For the most part I think they should, other that the few enumerated powers given to the fed gov in the Constitution, most falls back to the states.

Of course, we're a long ways from that...the fed gov just keeps getting more and more bloated.

As far as sanctuary cities, states have no right to have these...border security and immigration are a federal responsibility.

Gambling, drugs, abortion...most anything else, let the states decide.

 

Apparently I wasn’t alone in my reading of the opinion.  To wit:

http://www.foxnews.com/opinion/2018/05/17/judge-andrew-napolitano-why-sanctuary-cities-may-benefit-from-supreme-court-s-sports-betting-decision.html

https://www.apnews.com/f47fba5c501a459787a3f9210adaf70b

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9 hours ago, TxHoops said:

Article IV, Section 4 of the U.S. Constitution

"The United States shall guarantee to every State in this Union a Republican Form of Government, and shall protect each of them against invasion; and on Application of the Legislature, or of the Executive (when the Legislature cannot be convened) against domestic Violence."

 

Border security is one of the enumerated powers given to the fed gov...gambling regulation is not.

Apple and oranges...to reasonable folks, anyway.

A state such as California has no right to allow anyone in illegally (key word) and allow them sanctuary.

Of course, Napolitano may have a point, no telling where liberal activist judges will take this.

 

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14 hours ago, TxHoops said:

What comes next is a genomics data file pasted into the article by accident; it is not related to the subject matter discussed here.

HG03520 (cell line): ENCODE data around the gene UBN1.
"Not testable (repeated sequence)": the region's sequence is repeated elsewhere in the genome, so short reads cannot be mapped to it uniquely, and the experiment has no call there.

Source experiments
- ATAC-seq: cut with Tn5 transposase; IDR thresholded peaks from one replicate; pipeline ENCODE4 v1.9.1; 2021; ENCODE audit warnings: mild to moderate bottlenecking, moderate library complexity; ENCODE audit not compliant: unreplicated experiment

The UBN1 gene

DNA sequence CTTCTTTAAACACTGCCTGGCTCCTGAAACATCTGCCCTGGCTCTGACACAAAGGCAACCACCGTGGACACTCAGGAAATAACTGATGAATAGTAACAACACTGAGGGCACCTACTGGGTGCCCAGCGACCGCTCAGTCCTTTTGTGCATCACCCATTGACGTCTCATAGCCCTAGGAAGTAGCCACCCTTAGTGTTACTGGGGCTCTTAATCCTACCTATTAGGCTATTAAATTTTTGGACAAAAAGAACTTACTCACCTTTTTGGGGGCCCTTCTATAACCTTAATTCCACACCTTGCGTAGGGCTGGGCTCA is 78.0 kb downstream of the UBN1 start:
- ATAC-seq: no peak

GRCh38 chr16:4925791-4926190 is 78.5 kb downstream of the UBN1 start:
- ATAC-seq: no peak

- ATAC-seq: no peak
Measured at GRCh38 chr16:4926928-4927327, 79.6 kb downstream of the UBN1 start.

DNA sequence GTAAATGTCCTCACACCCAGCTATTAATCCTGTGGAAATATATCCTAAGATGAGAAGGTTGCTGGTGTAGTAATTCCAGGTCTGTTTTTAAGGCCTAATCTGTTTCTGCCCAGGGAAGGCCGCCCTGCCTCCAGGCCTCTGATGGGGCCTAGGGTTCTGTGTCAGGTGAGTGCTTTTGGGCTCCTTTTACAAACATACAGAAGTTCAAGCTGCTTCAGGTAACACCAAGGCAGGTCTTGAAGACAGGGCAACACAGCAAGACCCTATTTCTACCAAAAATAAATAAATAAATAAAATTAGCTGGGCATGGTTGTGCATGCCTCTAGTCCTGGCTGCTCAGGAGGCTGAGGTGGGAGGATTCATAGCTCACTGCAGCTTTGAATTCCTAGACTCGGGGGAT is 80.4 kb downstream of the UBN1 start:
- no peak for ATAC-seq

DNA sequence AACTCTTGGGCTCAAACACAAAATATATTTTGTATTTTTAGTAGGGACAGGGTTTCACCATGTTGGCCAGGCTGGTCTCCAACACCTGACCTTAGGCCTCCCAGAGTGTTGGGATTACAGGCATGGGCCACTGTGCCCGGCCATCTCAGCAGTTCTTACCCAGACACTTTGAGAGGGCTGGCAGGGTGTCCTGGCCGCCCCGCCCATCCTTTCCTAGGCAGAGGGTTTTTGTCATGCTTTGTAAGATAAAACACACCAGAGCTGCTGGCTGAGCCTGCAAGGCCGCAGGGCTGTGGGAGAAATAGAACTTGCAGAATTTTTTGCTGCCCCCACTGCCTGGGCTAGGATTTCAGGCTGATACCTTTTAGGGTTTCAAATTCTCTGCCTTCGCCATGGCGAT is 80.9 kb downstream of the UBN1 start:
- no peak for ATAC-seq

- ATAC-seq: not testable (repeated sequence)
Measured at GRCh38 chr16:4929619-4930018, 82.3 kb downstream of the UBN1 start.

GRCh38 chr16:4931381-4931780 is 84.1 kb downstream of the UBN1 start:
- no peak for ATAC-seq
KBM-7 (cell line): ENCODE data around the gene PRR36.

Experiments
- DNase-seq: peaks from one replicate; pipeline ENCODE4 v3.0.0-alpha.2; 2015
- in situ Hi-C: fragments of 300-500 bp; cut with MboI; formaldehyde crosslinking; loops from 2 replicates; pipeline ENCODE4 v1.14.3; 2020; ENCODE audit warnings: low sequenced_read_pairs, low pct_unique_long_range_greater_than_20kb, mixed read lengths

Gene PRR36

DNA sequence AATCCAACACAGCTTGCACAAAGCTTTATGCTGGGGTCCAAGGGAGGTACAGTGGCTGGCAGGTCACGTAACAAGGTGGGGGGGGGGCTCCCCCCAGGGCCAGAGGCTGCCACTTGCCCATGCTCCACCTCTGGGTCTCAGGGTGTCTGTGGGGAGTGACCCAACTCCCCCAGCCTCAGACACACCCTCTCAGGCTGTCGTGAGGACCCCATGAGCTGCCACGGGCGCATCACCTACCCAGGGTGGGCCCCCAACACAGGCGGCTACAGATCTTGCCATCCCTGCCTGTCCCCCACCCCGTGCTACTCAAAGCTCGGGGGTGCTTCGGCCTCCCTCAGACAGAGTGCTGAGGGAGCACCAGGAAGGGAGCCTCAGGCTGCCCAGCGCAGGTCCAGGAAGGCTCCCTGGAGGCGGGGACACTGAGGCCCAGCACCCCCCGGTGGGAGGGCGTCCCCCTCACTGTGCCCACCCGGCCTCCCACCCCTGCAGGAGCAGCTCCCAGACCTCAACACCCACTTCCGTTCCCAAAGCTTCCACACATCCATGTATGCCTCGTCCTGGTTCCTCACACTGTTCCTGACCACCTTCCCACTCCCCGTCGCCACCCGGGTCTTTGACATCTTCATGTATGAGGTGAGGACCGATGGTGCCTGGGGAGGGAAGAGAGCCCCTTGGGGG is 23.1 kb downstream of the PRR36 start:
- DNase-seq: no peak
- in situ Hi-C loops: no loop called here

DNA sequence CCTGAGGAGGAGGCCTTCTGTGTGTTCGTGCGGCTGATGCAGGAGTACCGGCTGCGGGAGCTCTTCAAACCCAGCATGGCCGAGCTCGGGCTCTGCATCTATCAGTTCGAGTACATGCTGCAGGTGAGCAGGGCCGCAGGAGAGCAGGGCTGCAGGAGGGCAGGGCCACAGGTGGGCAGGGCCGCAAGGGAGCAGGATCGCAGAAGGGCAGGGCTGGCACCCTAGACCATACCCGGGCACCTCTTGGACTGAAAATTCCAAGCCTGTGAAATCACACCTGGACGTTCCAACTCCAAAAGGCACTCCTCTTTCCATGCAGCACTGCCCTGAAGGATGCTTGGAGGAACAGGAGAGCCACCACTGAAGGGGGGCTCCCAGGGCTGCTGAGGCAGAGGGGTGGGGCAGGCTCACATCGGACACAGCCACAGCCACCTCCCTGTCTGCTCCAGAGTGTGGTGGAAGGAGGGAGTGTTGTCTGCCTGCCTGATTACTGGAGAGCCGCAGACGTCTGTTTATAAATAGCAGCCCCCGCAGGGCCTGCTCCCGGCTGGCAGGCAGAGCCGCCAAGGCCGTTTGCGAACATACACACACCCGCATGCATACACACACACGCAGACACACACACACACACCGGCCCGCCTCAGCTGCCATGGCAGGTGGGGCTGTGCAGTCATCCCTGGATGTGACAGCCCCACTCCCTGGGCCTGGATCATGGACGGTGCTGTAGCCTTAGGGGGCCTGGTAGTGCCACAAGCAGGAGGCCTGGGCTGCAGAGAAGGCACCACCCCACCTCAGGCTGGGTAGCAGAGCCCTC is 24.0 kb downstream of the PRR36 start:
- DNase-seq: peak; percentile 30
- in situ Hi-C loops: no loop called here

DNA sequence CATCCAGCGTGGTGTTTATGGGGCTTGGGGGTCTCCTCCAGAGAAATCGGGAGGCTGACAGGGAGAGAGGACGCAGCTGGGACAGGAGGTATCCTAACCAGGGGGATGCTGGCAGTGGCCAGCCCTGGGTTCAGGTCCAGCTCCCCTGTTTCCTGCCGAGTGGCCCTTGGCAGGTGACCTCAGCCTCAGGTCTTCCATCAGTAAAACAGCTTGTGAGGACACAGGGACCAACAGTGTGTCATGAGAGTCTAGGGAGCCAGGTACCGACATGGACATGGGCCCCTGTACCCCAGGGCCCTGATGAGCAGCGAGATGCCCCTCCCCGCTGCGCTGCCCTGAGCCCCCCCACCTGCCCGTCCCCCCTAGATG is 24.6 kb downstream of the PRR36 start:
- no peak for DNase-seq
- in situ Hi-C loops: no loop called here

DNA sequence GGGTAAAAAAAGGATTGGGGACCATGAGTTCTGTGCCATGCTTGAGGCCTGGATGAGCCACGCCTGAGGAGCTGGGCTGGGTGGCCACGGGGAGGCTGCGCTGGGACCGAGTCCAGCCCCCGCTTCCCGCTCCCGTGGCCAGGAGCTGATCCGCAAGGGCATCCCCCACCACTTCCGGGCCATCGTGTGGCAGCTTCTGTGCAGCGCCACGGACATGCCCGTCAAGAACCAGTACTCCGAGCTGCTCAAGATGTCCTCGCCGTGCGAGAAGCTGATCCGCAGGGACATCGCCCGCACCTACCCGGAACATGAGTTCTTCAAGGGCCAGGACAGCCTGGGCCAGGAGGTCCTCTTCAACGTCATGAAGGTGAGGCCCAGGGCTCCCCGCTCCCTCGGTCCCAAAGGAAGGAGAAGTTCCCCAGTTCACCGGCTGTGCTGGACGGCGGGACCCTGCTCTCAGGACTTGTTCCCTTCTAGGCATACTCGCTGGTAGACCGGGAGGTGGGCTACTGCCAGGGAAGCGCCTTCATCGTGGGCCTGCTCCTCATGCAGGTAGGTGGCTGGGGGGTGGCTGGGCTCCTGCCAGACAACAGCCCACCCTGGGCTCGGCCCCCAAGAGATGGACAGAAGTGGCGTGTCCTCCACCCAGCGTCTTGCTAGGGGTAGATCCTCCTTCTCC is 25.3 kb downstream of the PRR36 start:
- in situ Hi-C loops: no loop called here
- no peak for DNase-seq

I noticed you posted a FOX News link.  Your decision to do so was prudent based on the prevalent audience on this Forum.  On the downside, you lose credence with any fellow liberals lol.  In political discussions today, there’s just to many mines not to step on one, whether it has a R or a D on it.  

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15 hours ago, LumRaiderFan said:

Article IV, Section 4 of the U.S. Constitution

"The United States shall guarantee to every State in this Union a Republican Form of Government, and shall protect each of them against invasion; and on Application of the Legislature, or of the Executive (when the Legislature cannot be convened) against domestic Violence."

 

Border security is one of the enumerated powers given to the fed gov...gambling regulation is not.

Apple and oranges...to reasonable folks, anyway.

A state such as California has no right to allow anyone in illegally (key word) and allow them sanctuary.

Of course, Napolitano may have a point, no telling where liberal activist judges will take this.

 

The opinion set forth in Murphy screams an anti-commandeering argument that seems tailor-made for a sanctuary argument for those who are accustomed to analyzing legal precedent.  I was interested in the opinion for other reasons but this was one of the first thoughts I had.  And it’s more than a little arguable about the framers intent with 4-4.  In fact, it’s one of the more hotly debated areas among constitutional scholars.  

Having said all of that, we’re not far off on our views of the Feds role in this area. 

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7 hours ago, TxHoops said:

The opinion set forth in Murphy screams an anti-commandeering argument that seems tailor-made for a sanctuary argument for those who are accustomed to analyzing legal precedent.  I was interested in the opinion for other reasons but this was one of the first thoughts I had.  And it’s more than a little arguable about the framers intent with 4-4.  In fact, it’s one of the more hotly debated areas among constitutional scholars.  

Having said all of that, we’re not far off on our views of the Feds role in this area. 

Which proves Constitutional "Scholar's" opinions are often no more accurate that reasonably intelligent laymen.

Doesn't make sense to me that an anti-commandeering argument can be made that is in direct contrast to the written Constitution, as I interpret it, anyway.

Seems that would open the door for states to make the Constitution meaningless...which we are slowly getting to, anyway.

I'm curious what are your thoughts on the framers intent on 4-4.